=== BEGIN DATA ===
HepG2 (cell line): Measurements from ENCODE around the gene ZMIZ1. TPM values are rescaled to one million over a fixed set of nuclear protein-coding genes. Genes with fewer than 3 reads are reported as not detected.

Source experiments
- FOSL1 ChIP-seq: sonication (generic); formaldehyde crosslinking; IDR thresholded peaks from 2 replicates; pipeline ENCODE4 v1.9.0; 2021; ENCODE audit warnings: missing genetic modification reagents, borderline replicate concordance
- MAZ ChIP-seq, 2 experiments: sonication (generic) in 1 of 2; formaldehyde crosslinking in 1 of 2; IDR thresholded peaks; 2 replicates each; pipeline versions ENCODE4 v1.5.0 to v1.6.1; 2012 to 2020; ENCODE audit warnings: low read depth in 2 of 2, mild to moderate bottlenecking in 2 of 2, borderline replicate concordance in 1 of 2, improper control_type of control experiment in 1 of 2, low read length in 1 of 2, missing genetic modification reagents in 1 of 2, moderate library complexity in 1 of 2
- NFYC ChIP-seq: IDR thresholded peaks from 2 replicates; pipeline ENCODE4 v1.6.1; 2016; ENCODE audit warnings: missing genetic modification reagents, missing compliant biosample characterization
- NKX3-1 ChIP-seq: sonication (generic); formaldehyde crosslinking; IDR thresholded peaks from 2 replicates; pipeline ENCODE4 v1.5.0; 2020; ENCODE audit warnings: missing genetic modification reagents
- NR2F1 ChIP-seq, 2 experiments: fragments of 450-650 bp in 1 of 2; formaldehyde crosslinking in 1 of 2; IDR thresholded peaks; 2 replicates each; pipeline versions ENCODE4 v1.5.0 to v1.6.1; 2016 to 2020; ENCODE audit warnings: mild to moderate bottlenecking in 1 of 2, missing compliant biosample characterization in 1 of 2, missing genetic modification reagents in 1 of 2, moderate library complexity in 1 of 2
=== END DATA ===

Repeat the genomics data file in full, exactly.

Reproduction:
HepG2 (cell line): Measurements from ENCODE around the gene ZMIZ1. TPM values are rescaled to one million over a fixed set of nuclear protein-coding genes. Genes with fewer than 3 reads are reported as not detected.

Source experiments
- FOSL1 ChIP-seq: sonication (generic); formaldehyde crosslinking; IDR thresholded peaks from 2 replicates; pipeline ENCODE4 v1.9.0; 2021; ENCODE audit warnings: missing genetic modification reagents, borderline replicate concordance
- MAZ ChIP-seq, 2 experiments: sonication (generic) in 1 of 2; formaldehyde crosslinking in 1 of 2; IDR thresholded peaks; 2 replicates each; pipeline versions ENCODE4 v1.5.0 to v1.6.1; 2012 to 2020; ENCODE audit warnings: low read depth in 2 of 2, mild to moderate bottlenecking in 2 of 2, borderline replicate concordance in 1 of 2, improper control_type of control experiment in 1 of 2, low read length in 1 of 2, missing genetic modification reagents in 1 of 2, moderate library complexity in 1 of 2
- NFYC ChIP-seq: IDR thresholded peaks from 2 replicates; pipeline ENCODE4 v1.6.1; 2016; ENCODE audit warnings: missing genetic modification reagents, missing compliant biosample characterization
- NKX3-1 ChIP-seq: sonication (generic); formaldehyde crosslinking; IDR thresholded peaks from 2 replicates; pipeline ENCODE4 v1.5.0; 2020; ENCODE audit warnings: missing genetic modification reagents
- NR2F1 ChIP-seq, 2 experiments: fragments of 450-650 bp in 1 of 2; formaldehyde crosslinking in 1 of 2; IDR thresholded peaks; 2 replicates each; pipeline versions ENCODE4 v1.5.0 to v1.6.1; 2016 to 2020; ENCODE audit warnings: mild to moderate bottlenecking in 1 of 2, missing compliant biosample characterization in 1 of 2, missing genetic modification reagents in 1 of 2, moderate library complexity in 1 of 2